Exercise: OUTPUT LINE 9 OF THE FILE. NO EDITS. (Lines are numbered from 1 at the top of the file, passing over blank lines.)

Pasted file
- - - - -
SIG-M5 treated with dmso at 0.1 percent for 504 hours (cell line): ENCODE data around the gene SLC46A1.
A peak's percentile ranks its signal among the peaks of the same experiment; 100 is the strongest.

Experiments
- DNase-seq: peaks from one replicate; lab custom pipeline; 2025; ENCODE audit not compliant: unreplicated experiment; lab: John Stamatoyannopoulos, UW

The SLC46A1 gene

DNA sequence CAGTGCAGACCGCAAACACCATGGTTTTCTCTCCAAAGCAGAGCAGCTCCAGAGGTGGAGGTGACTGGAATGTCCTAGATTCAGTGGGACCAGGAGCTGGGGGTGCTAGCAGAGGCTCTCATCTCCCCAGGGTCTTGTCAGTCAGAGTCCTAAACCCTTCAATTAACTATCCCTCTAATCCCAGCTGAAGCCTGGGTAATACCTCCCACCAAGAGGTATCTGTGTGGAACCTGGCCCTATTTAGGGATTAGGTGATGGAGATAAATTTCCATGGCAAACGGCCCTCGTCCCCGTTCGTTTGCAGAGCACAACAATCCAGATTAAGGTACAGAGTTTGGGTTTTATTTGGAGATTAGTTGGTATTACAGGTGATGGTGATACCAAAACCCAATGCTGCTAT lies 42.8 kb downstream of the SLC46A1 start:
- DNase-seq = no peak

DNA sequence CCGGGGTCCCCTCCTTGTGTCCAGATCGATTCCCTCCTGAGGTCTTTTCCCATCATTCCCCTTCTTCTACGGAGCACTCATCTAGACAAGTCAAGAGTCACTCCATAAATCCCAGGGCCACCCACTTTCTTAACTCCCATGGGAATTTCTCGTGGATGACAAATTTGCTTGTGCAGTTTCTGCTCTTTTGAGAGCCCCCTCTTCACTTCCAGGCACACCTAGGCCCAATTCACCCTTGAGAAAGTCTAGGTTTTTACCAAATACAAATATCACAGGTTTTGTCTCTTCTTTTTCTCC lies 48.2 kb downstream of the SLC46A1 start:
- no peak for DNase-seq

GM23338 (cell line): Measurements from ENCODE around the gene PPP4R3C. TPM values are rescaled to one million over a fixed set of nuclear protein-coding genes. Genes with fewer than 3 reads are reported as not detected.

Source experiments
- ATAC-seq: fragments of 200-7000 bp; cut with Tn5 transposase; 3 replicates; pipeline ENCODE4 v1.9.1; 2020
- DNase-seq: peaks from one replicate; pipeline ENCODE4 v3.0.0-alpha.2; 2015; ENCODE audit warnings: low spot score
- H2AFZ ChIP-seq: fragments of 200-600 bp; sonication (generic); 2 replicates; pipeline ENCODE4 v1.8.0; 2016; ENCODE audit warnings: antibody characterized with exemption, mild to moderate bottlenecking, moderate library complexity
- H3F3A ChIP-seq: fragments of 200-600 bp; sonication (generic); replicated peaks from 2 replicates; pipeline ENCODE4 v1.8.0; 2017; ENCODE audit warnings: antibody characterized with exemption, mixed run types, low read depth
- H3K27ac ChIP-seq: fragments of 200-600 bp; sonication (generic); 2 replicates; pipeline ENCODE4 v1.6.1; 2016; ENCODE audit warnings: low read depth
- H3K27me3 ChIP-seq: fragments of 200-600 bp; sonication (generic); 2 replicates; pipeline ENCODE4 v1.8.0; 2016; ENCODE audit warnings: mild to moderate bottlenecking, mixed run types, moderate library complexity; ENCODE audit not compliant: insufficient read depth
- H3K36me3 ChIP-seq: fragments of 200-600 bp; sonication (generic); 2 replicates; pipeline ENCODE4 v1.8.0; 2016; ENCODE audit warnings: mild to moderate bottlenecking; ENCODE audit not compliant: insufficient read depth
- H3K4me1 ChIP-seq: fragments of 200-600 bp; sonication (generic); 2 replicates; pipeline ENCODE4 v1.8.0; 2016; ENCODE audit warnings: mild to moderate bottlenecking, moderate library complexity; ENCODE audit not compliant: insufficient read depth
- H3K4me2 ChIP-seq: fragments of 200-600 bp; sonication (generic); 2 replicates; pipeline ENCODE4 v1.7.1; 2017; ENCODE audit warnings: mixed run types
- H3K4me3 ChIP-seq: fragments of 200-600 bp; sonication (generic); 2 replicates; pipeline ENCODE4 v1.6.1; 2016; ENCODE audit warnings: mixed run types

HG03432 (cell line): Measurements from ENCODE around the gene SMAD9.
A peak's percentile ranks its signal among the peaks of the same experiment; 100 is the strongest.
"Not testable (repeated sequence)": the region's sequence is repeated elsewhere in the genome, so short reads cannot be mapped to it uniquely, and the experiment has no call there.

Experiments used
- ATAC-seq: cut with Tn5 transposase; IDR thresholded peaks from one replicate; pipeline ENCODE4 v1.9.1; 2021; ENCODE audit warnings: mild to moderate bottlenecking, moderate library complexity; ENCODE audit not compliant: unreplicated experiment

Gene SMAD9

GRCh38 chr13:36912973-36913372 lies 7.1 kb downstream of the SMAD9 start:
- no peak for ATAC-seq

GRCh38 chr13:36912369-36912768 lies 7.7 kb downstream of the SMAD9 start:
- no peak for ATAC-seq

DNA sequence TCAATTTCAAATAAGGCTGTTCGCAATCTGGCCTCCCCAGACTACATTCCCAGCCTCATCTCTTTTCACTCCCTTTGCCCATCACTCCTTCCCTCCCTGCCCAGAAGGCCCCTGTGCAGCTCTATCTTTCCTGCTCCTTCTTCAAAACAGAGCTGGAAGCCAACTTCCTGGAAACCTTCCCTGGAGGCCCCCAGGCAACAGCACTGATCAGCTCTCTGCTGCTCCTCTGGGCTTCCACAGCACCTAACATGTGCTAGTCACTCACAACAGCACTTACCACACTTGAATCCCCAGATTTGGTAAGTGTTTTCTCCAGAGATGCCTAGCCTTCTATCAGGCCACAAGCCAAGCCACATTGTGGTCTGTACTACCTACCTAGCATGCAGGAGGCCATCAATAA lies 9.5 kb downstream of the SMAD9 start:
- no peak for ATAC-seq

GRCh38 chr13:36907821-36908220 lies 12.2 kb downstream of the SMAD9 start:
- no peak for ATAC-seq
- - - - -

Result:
- no peak for DNase-seq